Crowdfund Investing For Dummies
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A company wants to grow, so it runs a campaign to raise the necessary capital via crowdfund investing. What exactly will it do with the money being raised? The question is obvious, but you have to make sure you get a concrete answer.

Look at the campaign proposal and how much the company wants to raise. Carefully review its plans for using the funding. Ask yourself these questions:

  • Do you think the amount of money being raised is enough to enact the company’s plans? Do you think the company is asking for too much? For example, say the business plan is to start a cable television channel and the company is attempting to raise $200,000.

    If the plan states that the company can be operational with that money alone, that’s a red flag. The legal bill alone for working with cable companies and the Federal Communications Commission (FCC) would likely cost more than $200,000.

    On the flip side, if a business plan suggests that it will cost $200,000 to start a small landscaping business, you should find out a great deal more information before deciding to invest because that number seems high. (Perhaps it’s not, but you need to study the plan to find out.)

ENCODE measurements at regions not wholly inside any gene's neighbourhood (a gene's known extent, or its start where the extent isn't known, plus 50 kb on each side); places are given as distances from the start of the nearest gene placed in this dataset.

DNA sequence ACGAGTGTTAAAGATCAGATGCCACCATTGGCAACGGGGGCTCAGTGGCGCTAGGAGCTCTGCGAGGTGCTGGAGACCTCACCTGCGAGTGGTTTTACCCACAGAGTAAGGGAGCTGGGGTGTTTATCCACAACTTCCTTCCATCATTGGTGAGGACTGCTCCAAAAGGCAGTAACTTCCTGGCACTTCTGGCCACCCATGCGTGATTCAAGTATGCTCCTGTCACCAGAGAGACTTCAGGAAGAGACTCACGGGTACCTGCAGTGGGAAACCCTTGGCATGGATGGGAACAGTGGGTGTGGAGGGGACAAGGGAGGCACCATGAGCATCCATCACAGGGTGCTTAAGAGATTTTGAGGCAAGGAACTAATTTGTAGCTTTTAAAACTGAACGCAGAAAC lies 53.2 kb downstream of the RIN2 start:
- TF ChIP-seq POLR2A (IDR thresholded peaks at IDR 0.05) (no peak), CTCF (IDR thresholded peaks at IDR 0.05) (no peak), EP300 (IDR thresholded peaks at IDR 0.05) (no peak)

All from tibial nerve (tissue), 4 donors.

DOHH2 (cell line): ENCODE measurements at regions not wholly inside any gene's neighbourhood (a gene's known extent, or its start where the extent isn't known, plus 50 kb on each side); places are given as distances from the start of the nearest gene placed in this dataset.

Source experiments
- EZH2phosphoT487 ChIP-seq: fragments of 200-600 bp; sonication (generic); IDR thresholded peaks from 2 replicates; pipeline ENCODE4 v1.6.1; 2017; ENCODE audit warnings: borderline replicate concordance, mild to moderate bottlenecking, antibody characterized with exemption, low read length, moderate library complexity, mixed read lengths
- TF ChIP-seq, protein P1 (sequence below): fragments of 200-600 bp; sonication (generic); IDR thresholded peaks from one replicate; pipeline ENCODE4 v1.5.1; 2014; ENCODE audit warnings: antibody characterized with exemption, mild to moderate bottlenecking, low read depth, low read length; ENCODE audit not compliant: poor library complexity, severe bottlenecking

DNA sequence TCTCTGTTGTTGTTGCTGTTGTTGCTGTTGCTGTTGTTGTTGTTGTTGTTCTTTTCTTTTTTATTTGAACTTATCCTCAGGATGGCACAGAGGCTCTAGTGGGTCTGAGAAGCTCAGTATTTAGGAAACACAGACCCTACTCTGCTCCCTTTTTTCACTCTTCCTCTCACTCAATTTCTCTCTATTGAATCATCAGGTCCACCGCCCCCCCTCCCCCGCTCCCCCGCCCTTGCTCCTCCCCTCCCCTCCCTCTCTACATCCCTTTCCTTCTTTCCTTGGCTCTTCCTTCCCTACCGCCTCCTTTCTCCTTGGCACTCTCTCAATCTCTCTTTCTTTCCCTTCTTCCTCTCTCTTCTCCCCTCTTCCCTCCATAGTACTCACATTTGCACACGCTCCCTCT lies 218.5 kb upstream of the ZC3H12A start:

• Do the company’s assumptions and timelines feel credible? Does the plan suggest that the company can open a restaurant in three weeks? On the other hand, does it suggest that three years of research are required before the company can decide on a restaurant location? Both timelines seem unreasonable and should raise red flags.

    Working quickly is very important, but opening a restaurant in three weeks would require cutting so many corners that it would likely result in problems downstream. Conversely, three years of location research sounds like analysis paralysis.

  • Has this company used investor money wisely in the past? If this isn’t the first time this company has raised money from debt or equity, ask questions about its financial history. If the business has used debt in the past, did it repay the debt on time?

    If the company offered equity in the past, does it still have good relationships with those earlier investors, and did the company use the money to grow?

If you can’t glean these answers from the information the company itself has provided, use the online crowdfund investing forums to ask very specific questions. If you don’t get satisfactory answers from the company in a timely manner, don’t invest.

About This Article

This article is from the book:

About the book authors:

Sherwood Neiss, Jason W. Best, and Zak Cassady-Dorion are the founders of Startup Exemption (developers of the crowdfund investing framework used in the 2012 JOBS Act). They deeply understand the process, rules, disclosures, and risks of capital formation from both the entrepreneur's and the investor's points of view.

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